We’re Serious About Science
Esteem Therapeutics believes emerging digital therapeutic technologies are having a profound impact on personal health and behavioral health. We see a future where a technology-empowered, multi-disciplinary approach will improve clinical outcomes for the many who are struggling with chronic disease. We are building that future.
The Esteem Therapeutics science team has over 30 years of collective experience developing award-winning, evidence-based, peer-reviewed and scientifically-validated products and technologies. Esteem’s first commercial products will address childhood and adult ADHD.
We value openness and collaboration. We’ve partnered leading universities and teaching hospitals and will continue our strong history of conducting clinical trials, publishing case-studies, and peer-reviewed data.
If you’re interested in collaborating with us, please contact Dr. Thomas Pedigo, Ed.D, ABMP, MSCP, BCN.
Parent ADHD Primer: The Current State of ADHD
As one of the most commonly diagnosed childhood disorders, Attention Deficit Hyperactivity Disorder (ADHD) is described as a complicated neuro-developmental psychiatric disorder where individuals are affected behaviorally, socially, and academically both at home, at school, and across many social situations. The primary treatment of these children, aged 4-18, is psychotropic (mind-altering) medication.
Esteem Estimates that up to 13M Children Could be Affected by ADHD
According to a recent population-based study,15.5% of school children enrolled in grades one to five have ADHD. The study combined the results of rating scales completed by teachers and telephone interviews of parents for 7,847 children (Rowland et al. 2015).
American Academy of Pediatrics Takes the Lead
The American Academy of Pediatrics (AAP) mission on mental health is to provide a base from which primary care providers can develop alliances with families, work to prevent mental health conditions and identify them early,
and collaborate with mental health clinicians.
In 2011, the National Institute of Health and the AAP published updated guidelines to help physicians better address concerns about ADHD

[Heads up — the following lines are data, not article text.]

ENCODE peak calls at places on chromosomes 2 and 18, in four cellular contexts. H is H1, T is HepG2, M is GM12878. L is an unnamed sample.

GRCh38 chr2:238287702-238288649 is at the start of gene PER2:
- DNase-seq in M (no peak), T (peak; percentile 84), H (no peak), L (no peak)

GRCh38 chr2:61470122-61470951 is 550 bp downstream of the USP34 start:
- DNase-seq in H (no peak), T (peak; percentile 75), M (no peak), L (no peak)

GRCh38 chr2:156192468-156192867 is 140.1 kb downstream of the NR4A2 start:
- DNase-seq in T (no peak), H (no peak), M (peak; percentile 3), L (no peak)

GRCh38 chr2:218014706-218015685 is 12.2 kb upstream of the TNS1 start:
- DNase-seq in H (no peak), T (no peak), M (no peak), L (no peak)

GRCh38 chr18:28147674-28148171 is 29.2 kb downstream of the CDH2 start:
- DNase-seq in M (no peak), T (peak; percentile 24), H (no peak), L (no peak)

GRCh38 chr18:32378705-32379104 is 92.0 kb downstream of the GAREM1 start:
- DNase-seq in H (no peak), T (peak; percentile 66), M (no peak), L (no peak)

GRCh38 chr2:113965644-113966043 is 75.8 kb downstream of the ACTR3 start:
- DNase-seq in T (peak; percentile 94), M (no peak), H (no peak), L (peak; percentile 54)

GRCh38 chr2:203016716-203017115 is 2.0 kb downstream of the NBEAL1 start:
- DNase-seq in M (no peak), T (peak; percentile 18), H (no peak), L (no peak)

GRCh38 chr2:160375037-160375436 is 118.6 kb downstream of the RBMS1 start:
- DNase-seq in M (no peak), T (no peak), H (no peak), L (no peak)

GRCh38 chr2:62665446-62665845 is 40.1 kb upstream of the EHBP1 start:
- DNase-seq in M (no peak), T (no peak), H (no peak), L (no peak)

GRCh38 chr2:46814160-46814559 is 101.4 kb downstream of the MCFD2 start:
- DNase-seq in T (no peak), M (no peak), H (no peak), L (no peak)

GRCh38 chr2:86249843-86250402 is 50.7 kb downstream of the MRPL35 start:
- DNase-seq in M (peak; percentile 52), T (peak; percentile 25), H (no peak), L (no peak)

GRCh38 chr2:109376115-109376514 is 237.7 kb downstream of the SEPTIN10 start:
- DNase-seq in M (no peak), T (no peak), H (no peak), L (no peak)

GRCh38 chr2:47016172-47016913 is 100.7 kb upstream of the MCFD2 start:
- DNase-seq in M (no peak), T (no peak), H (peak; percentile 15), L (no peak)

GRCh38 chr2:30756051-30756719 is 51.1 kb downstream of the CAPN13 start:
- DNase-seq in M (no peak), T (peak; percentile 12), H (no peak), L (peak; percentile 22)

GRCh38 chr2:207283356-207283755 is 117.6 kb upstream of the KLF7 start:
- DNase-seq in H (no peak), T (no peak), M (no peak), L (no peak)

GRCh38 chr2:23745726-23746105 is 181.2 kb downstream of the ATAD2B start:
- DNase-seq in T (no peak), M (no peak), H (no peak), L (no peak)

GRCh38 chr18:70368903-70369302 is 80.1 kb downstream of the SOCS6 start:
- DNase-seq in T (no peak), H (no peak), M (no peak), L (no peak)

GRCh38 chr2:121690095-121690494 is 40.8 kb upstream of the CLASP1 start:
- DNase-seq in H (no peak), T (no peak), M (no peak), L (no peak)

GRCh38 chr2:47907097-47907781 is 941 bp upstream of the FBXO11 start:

and to improve standards of care.
American Academy of Pediatrics (2000). Clinical Practice Guideline: Diagnosis and Evaluation of the Child With Attention-Deficit/Hyperactivity Disorder. Pediatrics 105, 1158-1170.
Pediatricians Left Carrying the Load
Even with the AAP objective of developing an alliance model, primary care physicians have been charged with taming the growing ADHD industry and with slowing or reducing the use of powerful medications when treating childhood behavioral and educational issues.
However, even with guidelines some physicians have had difficulty making the necessary time in office to meet all the requirements for comprehensive and chronic care. Additionally, many offices find limited cooperation of the insurance industry and a lack of tools and community resources needed to address the guidelines effectively.
In 2011, the AAP recognized the difficulty and complexity of the solution:
“The diagnosis and management of ADHD in children and youth has been particularly challenging for primary care clinicians because of the limited payment provided for what requires more time than most of the other conditions they typically address.
The procedures recommended in this guideline necessitate spending more time with patients and families, developing a system of contacts with school and other personnel, and providing continuous, coordinated care, all of which is time demanding.
In addition, relegating mental health conditions exclusively to mental health clinicians also is not a viable solution for many clinicians, because in many areas access to mental health clinicians to whom they can refer patients is limited.
Access in many areas is also limited to psychologists when further assessment of cognitive issues is required and not available through the education system because of restrictions from third-party payers in paying for the evaluations on the basis of them being educational and not health related.”
Pediatricians are feeling mounting pressure across every part of their practice In 2016, leading managed care entities informed pediatricians they could no longer refer children for psychological assessment placing more responsibility and accountability and liability on pediatricians.